Birch, George Henry (DNB12)

BIRCH, GEORGE HENRY (1842–1904), architect and archaeologist, fourth son of Charles Birch by his wife Emma Eliza Cope, was born at Canonbury on 2 Jan. 1842, and educated at Darnell's private school, Islington. At the age of sixteen he was articled to Charles Gray, architect, and was afterwards (about 1859-60) with an architect in Worcester, and then with Sir M. Digby Wyatt and Mr. Ewan Christian. For a tune in active practice as an architect (in Chancery Lane and in Devereux Court, Temple), he designed amongst other works the interior of Acton Reynald Hall, Shrewsbury, for Sir Walter Corbet, baronet, and in 1884 the scheme of redecoration for the church of St. Nicholas Cole Abbey, London. For several years he devoted much of his leisure to the re-arrangement of J. E. Gardner's well-known collection illustrating the topographical history of London (now the property of Major Coates). In 1884 he designed for the Health Exhibition at South Kensington the picturesque and accurate Old London street, the first attempt ever made to reproduce old London on such a scale. His original water-colour drawing of the street was exhibited at the Royal Academy in 1886. The street itself, with its church tower, gates, wall, &c., cost nearly 14,000l., and contained shops of the Elizabethan period fitted up at the expense of the City Livery Companies (Welch, Mod. Hist. of the City of London, p. 367). It formed a highly popular exhibit, and was afterwards shown in America.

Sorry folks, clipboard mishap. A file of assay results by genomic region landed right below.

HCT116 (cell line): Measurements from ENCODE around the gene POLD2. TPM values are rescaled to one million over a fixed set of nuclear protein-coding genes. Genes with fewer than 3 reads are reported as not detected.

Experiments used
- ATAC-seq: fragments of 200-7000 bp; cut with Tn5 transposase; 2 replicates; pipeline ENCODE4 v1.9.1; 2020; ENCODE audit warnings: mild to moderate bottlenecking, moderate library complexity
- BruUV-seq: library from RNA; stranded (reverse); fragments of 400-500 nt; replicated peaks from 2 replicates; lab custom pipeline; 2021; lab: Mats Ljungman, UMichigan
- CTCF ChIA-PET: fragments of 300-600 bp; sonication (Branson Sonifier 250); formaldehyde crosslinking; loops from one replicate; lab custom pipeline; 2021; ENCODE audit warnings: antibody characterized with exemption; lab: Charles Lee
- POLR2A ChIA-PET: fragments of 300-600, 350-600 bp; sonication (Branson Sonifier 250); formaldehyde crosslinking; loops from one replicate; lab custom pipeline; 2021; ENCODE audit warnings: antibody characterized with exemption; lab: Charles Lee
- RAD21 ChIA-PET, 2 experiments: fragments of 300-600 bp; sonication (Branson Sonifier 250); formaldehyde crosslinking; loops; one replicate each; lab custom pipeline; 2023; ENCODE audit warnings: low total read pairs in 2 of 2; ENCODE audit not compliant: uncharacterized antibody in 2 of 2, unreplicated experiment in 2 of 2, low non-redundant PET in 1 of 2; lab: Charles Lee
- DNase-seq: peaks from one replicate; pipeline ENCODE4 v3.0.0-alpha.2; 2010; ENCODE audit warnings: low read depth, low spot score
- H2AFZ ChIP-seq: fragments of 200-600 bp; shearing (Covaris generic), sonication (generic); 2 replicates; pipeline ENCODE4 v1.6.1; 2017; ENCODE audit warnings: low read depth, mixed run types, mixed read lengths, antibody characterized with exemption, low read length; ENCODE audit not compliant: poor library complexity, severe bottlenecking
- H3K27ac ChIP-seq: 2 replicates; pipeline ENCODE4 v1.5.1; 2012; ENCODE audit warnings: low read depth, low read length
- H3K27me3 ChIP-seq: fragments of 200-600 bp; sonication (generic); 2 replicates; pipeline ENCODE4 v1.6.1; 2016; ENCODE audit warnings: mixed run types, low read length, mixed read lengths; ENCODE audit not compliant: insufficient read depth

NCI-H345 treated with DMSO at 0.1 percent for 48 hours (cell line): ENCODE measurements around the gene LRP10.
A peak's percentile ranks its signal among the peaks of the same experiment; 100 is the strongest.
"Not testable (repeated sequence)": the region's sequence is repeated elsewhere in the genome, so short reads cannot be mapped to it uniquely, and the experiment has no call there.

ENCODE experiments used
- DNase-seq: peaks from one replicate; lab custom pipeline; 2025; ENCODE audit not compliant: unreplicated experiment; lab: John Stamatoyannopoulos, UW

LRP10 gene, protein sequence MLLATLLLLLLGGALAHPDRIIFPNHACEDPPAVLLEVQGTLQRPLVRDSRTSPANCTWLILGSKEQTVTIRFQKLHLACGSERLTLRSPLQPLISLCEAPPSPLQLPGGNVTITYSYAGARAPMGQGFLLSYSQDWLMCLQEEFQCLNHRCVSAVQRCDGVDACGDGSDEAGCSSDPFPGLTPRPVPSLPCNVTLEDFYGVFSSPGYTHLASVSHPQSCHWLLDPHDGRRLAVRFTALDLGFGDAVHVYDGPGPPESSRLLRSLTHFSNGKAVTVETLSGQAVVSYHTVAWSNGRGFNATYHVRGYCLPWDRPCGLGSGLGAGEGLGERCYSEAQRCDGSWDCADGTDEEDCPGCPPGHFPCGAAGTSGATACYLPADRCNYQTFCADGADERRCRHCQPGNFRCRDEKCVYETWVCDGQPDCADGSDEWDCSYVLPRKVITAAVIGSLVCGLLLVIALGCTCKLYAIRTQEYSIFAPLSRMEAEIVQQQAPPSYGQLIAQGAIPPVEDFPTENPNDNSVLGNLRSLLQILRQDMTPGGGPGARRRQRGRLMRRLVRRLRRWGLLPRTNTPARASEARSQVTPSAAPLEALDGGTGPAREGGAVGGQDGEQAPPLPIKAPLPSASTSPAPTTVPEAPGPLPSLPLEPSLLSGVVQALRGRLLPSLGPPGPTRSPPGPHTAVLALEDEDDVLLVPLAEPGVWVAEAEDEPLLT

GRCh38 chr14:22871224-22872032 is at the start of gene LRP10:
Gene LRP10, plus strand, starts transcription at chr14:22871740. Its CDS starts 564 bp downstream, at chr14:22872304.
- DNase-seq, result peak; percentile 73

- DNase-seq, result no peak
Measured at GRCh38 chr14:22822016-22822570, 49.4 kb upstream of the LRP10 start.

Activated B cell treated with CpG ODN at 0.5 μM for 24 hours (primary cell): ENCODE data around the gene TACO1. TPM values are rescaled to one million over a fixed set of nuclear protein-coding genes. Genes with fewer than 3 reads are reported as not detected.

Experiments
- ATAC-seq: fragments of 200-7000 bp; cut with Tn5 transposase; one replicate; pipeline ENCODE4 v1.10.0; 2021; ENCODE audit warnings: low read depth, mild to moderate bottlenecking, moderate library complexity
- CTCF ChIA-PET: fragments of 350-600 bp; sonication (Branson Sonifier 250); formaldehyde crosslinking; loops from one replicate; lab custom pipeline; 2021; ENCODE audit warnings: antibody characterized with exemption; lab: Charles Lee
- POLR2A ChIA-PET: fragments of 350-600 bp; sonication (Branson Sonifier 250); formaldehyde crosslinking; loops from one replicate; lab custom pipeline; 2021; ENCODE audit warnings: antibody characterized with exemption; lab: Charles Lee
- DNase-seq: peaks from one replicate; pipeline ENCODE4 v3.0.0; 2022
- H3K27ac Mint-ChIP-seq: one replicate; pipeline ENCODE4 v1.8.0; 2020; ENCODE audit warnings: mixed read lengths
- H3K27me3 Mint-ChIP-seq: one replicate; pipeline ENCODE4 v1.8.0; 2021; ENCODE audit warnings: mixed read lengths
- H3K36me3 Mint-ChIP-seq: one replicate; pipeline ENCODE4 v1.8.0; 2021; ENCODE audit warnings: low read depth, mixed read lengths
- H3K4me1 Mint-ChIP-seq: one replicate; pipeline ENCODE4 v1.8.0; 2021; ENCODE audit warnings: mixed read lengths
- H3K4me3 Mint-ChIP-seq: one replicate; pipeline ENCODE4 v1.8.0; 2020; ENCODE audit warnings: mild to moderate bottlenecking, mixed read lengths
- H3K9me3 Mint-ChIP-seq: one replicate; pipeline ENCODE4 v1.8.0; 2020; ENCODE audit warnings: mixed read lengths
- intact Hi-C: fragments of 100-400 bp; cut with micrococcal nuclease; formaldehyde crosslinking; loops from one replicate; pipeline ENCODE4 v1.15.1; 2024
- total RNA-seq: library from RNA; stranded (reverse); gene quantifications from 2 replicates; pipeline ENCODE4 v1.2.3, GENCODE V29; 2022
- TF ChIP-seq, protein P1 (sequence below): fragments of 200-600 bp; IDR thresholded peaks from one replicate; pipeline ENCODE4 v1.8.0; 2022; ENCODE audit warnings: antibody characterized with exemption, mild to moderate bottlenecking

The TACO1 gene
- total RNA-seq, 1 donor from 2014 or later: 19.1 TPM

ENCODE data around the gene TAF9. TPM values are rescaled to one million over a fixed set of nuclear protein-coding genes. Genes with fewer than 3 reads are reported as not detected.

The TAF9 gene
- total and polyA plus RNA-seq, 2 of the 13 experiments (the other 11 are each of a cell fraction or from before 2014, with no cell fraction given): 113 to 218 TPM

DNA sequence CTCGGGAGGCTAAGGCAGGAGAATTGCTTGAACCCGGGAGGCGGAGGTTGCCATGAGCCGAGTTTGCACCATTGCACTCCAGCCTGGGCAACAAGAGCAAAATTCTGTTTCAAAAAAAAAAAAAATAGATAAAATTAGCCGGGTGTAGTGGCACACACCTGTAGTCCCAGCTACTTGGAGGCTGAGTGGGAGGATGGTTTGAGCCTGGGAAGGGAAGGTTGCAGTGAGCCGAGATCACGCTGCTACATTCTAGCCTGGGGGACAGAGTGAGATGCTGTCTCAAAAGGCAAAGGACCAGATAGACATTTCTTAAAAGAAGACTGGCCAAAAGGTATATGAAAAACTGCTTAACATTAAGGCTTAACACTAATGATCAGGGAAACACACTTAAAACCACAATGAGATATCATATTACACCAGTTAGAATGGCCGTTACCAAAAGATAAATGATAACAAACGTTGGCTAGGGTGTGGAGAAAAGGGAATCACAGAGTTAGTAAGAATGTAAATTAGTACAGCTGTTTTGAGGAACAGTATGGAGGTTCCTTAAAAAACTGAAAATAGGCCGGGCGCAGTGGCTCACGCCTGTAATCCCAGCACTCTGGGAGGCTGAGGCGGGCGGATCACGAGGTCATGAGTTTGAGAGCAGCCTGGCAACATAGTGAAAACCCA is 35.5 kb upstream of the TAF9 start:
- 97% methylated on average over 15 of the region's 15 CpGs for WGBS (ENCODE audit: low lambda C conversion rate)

Elected an associate of the Royal Institute of British Architects in 1875, Birch served as vice-president of the Architectural Association from 1871 to 1873, and as president in 1874-5; was hon. secretary of the London and Middlesex Archæological Society from 1877 to 1883, and Cantor lecturer to the Society of Arts in 1883. He became F.S.A. in 1885, and in 1894 was appointed curator of Sir John Soane's Museum. For many years he took a leading part in the affairs of the St. Paul's Ecclesiological Society, many papers by him being printed in its 'Transactions.' He was one of the original members of the Architectural Company, formed in 1869, of the Artists' Volunteer Corps. Birch is best known as an author by his 'London Churches of the Seventeenth and Eighteenth Centuries,' a splendid folio published in 1896. He also published: 1. 'Illustrations of an Old House in Lime Street' (with R. Phenè Spiers), folio, 1875. 2. 'London on Thames in bygone Days,' 1903.

Birch died unmarried on 10 May 1904, at Soane's Museum, and was buried in Islington cemetery, Finchley.

[Builder, 17 May 1884, 21 May 1904; Journal of Royal Inst. of Brit. Arch., ser. 3, xi. 396-7; Proc. Soc. Antiq., series 2, xx. 296-7; private information.]

C. W.